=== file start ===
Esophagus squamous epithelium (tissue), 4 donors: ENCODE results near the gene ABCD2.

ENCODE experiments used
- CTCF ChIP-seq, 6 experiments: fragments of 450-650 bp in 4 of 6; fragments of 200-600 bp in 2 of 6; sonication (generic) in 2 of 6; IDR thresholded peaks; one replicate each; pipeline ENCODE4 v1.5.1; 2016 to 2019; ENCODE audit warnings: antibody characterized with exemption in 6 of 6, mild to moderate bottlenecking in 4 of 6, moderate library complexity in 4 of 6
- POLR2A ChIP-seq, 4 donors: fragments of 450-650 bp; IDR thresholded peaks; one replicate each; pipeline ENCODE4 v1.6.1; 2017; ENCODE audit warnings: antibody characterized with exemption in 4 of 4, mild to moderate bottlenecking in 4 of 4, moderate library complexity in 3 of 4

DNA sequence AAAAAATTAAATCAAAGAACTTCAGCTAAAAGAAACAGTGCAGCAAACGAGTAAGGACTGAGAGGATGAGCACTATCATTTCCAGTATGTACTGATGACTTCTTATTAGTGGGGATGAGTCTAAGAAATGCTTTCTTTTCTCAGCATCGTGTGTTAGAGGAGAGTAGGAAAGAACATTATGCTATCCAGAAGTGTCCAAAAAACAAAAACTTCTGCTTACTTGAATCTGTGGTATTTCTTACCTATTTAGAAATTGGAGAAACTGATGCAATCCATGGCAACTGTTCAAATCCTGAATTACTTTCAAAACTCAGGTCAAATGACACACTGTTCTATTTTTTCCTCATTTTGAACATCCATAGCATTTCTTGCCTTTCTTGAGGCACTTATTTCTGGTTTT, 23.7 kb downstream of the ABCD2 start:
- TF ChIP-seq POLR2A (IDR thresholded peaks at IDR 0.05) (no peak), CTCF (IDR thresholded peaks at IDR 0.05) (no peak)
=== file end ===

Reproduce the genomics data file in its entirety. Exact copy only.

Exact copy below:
Esophagus squamous epithelium (tissue), 4 donors: ENCODE results near the gene ABCD2.

ENCODE experiments used
- CTCF ChIP-seq, 6 experiments: fragments of 450-650 bp in 4 of 6; fragments of 200-600 bp in 2 of 6; sonication (generic) in 2 of 6; IDR thresholded peaks; one replicate each; pipeline ENCODE4 v1.5.1; 2016 to 2019; ENCODE audit warnings: antibody characterized with exemption in 6 of 6, mild to moderate bottlenecking in 4 of 6, moderate library complexity in 4 of 6
- POLR2A ChIP-seq, 4 donors: fragments of 450-650 bp; IDR thresholded peaks; one replicate each; pipeline ENCODE4 v1.6.1; 2017; ENCODE audit warnings: antibody characterized with exemption in 4 of 4, mild to moderate bottlenecking in 4 of 4, moderate library complexity in 3 of 4

DNA sequence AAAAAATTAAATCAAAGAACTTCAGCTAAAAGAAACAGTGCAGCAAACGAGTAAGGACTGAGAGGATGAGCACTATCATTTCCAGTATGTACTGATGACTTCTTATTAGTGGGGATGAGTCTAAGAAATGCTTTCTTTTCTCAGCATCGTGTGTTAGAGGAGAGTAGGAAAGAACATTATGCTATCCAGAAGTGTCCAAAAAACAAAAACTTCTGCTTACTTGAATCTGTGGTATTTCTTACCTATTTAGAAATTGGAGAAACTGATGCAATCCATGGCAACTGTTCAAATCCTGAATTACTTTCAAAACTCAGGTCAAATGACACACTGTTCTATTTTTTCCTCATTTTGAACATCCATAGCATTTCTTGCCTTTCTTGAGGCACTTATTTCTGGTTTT, 23.7 kb downstream of the ABCD2 start:
- TF ChIP-seq POLR2A (IDR thresholded peaks at IDR 0.05) (no peak), CTCF (IDR thresholded peaks at IDR 0.05) (no peak)